Fraudsters are generating phishing emails by posing as HMRC in order to gain access to people’s bank accounts. It appears the occurrence of these emails has become increasingly common as a Which? survey found that of 2016 adults, 40% had received communication of this nature. You're most likely to receive these scams around tax deadline dates, so we've put this blog post together to highlight the deceitful messages that could be loitering in your inbox.
The general format of these e-mails can look very convincing as they make use of genuine HMRC branding. Sometimes emails are signed off with the name of an actual HMRC employee making them seem even more realistic. The contents will generally be offering you a tax refund and asking for bank details in order for the money to be refunded.
The amount offered is usually up to £500, so as not to raise the recipient’s suspicions. The main aim of these emails is to extract money from your bank account, get you to send money or to gain enough personal information about you to sell you details to identity theft criminals. Throughout this post we've provided you with image examples of the kinds of emails being used to scam the public.
If you receive one of these emails you may be asked for information including your name, address, birth date, mothers maiden name, bank details and national insurance number.
HMRC will never send notification of a tax reimbursement or ask for personal or payment information by email.
Even in genuine contact circumstances HMRC will never ask for payment or personal information by email. HMRC will send legitimate P800s tax rebate forms by post, which will contain the payment order.
Initially check the address. They will often have ‘HMRC’ or ‘revenue’ in the address but will not usually have the correct ‘@hmrc.gov.uk’ address, although even this is not fool proof.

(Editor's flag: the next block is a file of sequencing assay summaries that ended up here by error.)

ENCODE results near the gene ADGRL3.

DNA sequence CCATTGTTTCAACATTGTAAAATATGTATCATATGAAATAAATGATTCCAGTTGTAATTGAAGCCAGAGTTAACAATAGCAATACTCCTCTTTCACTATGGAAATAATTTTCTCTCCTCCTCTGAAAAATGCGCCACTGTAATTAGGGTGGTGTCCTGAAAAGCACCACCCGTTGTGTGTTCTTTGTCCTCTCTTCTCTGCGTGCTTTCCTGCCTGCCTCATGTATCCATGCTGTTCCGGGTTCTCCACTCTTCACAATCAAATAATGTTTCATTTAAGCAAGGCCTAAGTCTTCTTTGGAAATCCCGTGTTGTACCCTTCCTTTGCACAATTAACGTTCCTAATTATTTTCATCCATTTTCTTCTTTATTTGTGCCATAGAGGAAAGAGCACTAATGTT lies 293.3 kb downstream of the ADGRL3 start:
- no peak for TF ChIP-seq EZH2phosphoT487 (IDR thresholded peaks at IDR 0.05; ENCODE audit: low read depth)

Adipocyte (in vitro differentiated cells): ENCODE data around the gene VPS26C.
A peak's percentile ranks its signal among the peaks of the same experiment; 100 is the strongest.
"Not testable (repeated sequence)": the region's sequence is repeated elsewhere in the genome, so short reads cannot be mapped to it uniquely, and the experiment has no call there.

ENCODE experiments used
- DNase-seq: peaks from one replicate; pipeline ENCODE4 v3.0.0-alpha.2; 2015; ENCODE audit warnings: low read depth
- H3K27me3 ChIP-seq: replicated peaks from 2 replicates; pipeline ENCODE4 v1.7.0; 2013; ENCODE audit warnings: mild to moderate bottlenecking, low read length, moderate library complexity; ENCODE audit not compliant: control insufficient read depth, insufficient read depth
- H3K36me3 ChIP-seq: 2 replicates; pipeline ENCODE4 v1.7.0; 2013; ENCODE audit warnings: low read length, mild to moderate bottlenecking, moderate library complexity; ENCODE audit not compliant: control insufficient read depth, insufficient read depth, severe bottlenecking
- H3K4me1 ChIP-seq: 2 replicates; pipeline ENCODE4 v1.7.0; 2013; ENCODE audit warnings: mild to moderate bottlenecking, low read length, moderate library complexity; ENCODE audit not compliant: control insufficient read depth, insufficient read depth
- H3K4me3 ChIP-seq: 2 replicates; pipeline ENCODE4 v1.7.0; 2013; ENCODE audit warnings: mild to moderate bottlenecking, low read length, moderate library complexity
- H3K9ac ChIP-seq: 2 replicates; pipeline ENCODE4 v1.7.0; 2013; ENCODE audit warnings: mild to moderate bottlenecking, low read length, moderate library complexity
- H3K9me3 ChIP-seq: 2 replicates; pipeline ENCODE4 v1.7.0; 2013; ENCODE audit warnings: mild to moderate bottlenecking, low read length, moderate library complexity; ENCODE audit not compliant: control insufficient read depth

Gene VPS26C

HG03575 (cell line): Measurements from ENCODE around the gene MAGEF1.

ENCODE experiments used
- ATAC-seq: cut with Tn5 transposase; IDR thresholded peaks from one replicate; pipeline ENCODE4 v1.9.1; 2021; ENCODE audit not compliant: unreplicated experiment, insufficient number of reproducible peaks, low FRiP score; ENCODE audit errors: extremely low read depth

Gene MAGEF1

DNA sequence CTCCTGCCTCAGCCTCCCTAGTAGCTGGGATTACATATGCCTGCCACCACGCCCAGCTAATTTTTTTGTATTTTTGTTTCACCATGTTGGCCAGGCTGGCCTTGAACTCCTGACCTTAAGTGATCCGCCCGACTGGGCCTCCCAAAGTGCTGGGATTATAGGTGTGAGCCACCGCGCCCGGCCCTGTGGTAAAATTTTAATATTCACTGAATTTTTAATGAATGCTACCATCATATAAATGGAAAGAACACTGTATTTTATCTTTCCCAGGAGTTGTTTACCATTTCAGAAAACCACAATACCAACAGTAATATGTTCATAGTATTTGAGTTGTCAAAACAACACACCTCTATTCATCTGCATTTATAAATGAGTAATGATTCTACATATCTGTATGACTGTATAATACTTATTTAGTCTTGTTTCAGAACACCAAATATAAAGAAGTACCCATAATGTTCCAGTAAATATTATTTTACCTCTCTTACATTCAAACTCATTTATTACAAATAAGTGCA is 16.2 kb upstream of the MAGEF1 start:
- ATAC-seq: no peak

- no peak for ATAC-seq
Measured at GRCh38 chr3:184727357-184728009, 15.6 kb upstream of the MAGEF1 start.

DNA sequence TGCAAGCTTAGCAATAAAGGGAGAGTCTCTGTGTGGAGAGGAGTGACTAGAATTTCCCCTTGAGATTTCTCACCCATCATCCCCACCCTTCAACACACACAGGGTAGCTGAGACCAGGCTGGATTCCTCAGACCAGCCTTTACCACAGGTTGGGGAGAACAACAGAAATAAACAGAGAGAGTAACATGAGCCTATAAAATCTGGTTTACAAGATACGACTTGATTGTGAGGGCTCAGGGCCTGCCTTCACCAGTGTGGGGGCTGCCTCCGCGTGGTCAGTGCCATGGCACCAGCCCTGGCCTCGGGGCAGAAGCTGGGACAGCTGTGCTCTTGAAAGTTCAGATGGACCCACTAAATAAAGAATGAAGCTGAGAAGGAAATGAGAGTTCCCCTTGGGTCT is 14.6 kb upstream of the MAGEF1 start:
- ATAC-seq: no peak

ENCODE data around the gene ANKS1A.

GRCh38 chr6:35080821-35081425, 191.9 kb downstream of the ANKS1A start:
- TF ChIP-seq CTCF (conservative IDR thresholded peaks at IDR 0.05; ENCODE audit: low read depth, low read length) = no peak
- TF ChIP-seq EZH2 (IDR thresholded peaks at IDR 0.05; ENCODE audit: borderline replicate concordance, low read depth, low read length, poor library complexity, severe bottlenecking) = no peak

You may also receive letters from HMRC and Concentrix regarding tax credits. Concentrix is a company that has been working with HMRC to check that people are receiving the right amount of tax credits. HMRC are also sending SMS and voice text messages to a number of tax credit customers where the income details differ from the information shown on their employer records.
If you believe you have been sent one of these emails then be sure to forward it on to firstname.lastname@example.org. If you receive suspicious text messages then you should forward these on to 60599.
Never give your personal or bank information to the sender. If you have already done so you should send details to email@example.com. Do not disclose any personal information in this email but just report the type of information you submitted such as ‘I gave my full name and date of birth’.
The Revenue will act upon all HMRC related phishing emails and remove reported fraudulent websites. Most of these fraudulent sites are hosted around the world in countries including the USA and Russia.
Unfortunately there is no mechanism to get money back from a transaction you have authorised, as your bank will view this as money you have willingly paid out. Therefore it is of the upmost importance that you identify and avoid these criminal forms of communication.
Remember, any email requesting bank details should be looked at with suspicion that it's likely to be fraudulent. Extreme care should be taken to verify its authenticity.
The content of this post is up to date and relevant as at 20/03/2017.
Please be aware that information provided by this blog is subject to regular legal and regulatory change. We recommend that you do not take any information held within our website or guides (eBooks) as a definitive guide to the law on the relevant matter being discussed. We suggest your course of action should be to seek legal or professional advice where necessary rather than relying on the content supplied by the author(s) of this blog.